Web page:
With remote working becoming the norm over the past year, the traditional dot vote could be a little more difficult to organize. Thankfully, the core process remains the same.

Using a platform like EasyRetro, you can easily create voting boards using cards in place of sticky notes and use the built-in voting system to register everyone’s votes. The team leader can assign each member with a specific number of votes, ensuring that everyone gets fair representation.

2. Generate ideas

Obviously, you need things to vote on. This is a simple step while following an agile workflow. Your options are simply tasks that you need to complete during the upcoming sprint.

3. Organize the options into groups

This step ties into solving the varying complexity problem. Tasks should be arranged into boards and matched with other tasks of similar complexity or type.

For example, if some tasks are design based and others are mainly coding, it would be sensible to separate those into their own categories. If left in the same column, the team may prioritize something more essential due to their preference of say, design over coding.

The same can be said for tasks of varying difficulty. No-one wants to choose the most difficult task in the list, but every task will need to be completed eventually. If everyone chooses the simplest task in the column every time, the team will be stung with extra crunch towards the end of development.

Top tip: Steps 2 and 3 are quickly and easily completed with EasyRetro!

A clipboard with checked items

4. Specify voting constraints

Before jumping straight in with the voting, make sure your team knows the value of this exercise. Let them know why they are voting and how their votes will affect the upcoming sprint.

Make sure your team knows how many votes they will have per board (EasyRetro will automatically inform voters on how many votes are left during the voting process) and make sure to explain how their votes are weighted if using a ranked vote system. Dots with a “3” on them represent their third choice, dots marked “2” are their second choice and dots marked “1” are their primary choice.

Further constraints can be introduced if needed to reflect the views of certain departments, though it’s best to try and keep a dot-vote as simple as possible.

5. Vote

The team places their dots on their chosen options in whichever order has been decided. As mentioned earlier, the most effective dot-votes are silent to avoid influencing other voters. The objective of this vote is to get unbiased opinions from your entire team and avoid the bandwagon effect.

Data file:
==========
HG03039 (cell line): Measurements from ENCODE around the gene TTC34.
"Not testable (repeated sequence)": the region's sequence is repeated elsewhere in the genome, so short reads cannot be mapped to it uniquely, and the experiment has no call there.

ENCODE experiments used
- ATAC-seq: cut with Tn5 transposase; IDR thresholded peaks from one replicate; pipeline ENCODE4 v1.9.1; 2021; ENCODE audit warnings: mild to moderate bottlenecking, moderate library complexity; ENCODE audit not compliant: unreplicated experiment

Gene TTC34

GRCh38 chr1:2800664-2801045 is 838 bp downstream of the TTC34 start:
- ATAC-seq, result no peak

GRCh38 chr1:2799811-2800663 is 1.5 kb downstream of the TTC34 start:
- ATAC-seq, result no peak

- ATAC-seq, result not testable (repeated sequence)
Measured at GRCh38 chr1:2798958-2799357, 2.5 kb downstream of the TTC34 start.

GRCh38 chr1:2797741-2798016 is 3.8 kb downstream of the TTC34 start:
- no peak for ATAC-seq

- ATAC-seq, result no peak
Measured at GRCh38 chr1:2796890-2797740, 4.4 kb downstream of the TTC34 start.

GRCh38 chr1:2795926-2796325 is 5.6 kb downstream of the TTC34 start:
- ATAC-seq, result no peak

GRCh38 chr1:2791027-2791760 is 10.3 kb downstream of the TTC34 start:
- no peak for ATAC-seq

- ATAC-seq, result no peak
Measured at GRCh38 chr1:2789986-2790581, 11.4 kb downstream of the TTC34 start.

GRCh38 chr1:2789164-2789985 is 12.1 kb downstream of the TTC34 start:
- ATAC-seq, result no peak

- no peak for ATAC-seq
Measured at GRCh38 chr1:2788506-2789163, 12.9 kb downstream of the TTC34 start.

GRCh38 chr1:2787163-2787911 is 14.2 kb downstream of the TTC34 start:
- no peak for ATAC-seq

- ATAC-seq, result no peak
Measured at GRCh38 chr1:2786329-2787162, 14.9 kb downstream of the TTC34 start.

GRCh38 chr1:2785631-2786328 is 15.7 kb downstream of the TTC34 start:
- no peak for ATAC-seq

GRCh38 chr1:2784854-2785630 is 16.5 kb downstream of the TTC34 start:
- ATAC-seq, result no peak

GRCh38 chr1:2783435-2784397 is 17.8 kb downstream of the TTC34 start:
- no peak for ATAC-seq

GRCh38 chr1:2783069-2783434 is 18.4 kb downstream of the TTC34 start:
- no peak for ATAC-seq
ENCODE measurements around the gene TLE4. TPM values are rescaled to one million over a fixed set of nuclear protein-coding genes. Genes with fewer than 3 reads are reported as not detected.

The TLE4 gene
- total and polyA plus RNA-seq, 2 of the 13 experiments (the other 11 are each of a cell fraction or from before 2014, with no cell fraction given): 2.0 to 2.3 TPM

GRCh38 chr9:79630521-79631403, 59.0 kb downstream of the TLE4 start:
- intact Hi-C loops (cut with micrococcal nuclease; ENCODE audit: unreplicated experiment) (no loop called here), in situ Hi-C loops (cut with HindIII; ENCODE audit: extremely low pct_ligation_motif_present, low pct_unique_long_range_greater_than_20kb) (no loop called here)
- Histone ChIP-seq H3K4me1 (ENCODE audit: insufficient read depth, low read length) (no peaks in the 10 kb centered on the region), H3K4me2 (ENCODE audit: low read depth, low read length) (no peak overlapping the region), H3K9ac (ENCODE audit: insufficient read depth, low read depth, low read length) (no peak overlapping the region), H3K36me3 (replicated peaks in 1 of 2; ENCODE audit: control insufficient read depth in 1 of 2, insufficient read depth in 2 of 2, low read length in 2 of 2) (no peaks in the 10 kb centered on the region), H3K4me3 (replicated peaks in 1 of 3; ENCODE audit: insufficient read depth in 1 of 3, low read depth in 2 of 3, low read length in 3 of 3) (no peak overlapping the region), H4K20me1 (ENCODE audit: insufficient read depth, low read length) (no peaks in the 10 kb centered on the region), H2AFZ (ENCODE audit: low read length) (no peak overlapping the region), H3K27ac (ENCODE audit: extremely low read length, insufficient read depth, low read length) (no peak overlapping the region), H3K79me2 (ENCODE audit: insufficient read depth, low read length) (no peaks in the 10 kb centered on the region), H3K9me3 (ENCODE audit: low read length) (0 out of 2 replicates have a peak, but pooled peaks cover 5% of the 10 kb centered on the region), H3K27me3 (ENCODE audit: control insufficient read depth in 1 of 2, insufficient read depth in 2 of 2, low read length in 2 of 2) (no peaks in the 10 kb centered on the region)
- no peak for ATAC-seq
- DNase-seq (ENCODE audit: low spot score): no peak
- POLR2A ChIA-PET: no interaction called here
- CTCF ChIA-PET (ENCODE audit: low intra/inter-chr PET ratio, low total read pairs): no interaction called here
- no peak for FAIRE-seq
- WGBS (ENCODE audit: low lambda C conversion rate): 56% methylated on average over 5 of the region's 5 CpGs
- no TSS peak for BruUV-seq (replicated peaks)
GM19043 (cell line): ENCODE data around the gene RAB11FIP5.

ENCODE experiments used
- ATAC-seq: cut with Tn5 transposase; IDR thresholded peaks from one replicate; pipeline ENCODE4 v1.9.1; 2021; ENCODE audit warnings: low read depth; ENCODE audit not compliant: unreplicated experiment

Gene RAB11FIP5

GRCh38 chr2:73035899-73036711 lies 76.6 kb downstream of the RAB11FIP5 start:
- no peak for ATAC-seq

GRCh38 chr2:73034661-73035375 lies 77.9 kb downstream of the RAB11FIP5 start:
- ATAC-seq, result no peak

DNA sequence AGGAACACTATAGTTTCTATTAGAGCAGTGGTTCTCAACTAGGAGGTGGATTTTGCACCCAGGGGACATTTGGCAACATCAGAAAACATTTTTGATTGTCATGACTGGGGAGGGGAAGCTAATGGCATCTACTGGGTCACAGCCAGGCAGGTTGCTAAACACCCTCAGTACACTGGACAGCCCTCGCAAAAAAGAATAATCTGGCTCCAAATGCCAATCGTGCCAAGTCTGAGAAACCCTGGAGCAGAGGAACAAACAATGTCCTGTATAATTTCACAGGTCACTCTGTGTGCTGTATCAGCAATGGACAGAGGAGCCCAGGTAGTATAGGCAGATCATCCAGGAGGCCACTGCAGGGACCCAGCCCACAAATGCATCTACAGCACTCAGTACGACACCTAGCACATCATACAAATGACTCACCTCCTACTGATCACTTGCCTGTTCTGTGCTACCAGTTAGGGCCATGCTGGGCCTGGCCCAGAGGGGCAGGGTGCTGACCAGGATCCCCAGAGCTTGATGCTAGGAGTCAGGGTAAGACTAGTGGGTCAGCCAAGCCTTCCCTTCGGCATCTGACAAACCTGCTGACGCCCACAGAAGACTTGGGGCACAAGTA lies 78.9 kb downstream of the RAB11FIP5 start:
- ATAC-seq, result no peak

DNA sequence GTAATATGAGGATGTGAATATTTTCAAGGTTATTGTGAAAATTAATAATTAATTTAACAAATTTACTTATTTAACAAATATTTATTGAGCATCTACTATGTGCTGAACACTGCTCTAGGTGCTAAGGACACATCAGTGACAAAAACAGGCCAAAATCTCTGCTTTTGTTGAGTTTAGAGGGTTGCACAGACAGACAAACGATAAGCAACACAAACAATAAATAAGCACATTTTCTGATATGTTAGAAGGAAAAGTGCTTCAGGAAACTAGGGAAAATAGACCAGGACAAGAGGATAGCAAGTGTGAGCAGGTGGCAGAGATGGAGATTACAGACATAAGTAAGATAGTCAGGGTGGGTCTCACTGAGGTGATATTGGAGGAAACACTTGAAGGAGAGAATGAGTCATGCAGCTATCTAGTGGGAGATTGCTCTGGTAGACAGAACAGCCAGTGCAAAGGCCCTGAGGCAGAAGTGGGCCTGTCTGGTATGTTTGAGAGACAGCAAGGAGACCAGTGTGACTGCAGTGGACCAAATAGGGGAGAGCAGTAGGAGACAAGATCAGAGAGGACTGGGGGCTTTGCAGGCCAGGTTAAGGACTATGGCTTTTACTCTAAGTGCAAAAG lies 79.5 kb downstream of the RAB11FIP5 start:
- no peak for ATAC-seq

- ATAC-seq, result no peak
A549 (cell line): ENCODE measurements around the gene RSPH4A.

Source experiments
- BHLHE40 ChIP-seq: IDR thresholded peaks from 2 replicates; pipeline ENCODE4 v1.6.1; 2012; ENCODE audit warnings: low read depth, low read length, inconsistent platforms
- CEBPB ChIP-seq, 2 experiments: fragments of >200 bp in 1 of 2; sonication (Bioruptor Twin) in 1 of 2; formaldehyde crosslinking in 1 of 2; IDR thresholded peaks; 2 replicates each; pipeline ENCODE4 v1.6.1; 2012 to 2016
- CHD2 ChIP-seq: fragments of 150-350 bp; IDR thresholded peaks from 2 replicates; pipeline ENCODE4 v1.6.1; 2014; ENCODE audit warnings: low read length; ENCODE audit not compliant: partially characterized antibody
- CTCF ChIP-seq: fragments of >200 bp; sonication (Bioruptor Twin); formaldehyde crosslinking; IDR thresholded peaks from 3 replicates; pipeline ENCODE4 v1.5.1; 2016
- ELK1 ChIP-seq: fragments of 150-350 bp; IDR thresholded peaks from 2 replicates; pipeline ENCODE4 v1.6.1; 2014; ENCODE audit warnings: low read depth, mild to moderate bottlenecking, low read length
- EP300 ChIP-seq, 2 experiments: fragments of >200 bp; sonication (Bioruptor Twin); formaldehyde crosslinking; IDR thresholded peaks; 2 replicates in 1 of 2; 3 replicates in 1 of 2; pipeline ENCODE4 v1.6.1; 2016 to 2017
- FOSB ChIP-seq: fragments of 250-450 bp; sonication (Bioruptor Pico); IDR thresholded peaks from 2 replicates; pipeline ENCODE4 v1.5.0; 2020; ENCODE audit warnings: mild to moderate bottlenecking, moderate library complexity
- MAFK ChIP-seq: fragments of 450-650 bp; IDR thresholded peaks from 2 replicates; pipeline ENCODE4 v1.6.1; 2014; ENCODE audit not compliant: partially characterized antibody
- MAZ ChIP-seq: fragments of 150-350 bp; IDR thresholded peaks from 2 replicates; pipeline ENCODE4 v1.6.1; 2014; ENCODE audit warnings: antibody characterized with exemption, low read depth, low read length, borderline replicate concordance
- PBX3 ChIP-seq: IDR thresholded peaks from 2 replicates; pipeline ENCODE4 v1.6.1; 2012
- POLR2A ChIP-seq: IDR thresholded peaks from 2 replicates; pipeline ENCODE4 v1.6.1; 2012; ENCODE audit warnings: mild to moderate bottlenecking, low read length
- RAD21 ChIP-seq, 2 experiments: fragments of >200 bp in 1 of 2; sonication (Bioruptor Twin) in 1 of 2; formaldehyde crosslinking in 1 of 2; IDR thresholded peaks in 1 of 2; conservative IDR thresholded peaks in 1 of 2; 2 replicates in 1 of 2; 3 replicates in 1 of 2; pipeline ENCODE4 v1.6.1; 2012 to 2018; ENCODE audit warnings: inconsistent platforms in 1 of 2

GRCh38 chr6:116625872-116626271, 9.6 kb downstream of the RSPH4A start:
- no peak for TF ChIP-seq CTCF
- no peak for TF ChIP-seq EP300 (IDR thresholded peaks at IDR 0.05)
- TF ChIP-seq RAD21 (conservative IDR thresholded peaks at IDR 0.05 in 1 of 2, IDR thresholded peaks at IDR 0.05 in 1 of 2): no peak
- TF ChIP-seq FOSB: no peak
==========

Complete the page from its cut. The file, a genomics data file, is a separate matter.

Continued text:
6. Outcome

Once the vote is completed, the team can get together and review the outcome. The dots will create a heat map showing which tasks the team feels should be given priority. IF you want to open up the floor to discussion, now is the time to do it, but remember there’s no need to include discussion for dot-voting to be effective. Once this step is done, you can start planning the upcoming sprint based on what you’ve learned from the dot-vote.

When you should use dot voting

Decision making can be a painfully drawn-out process, especially at the end of a brainstorming session. Factor in mixed opinions, stakeholder priorities and the HIPPO (highest-paid person’s opinion) effect, and reaching a democratic decision becomes extremely difficult.

Dot votes aren’t useful in every situation, but if you need to focus discussion on a subset of tasks within a large work pool, it can certainly speed things up. It’s also incredibly helpful for ensuring the entire team is involved in the decision-making process rather than just a select few who have the confidence to speak up.

Try using dot-voting to shape your next sprint, review ux design feedback or decide future ux design changes.

Why is dot voting essential for agile teams?

At the end of a brainstorming session, the team is understandably worn out, so jumping straight into another huge discussion is the last thing anyone wants to do. Dot-voting sits right in the sweet spot of winding down and productivity.

It’s less stressful and intensive than ranking every option, as team members are not required to give reasonings behind their voting intention. It also encourages the whole team to participate, as the quieter team members don’t have to worry about speaking up or interrupting anyone.

Try for yourself!

Now you know everything there is to know about dot-voting, it’s time to put it into practice!

Using EasyRetro to create your boards makes the dot voting process even easier thanks to the easy-to-use interface and intuitive features. Creating voting boards is a breeze and the built-in voting system will save you money on markers and dot stickers!

EasyRetro is a great tool for fun retrospectives, but it’s also so much more. Come see how we can make your agile workflow even simpler with a FREE 7-day trial.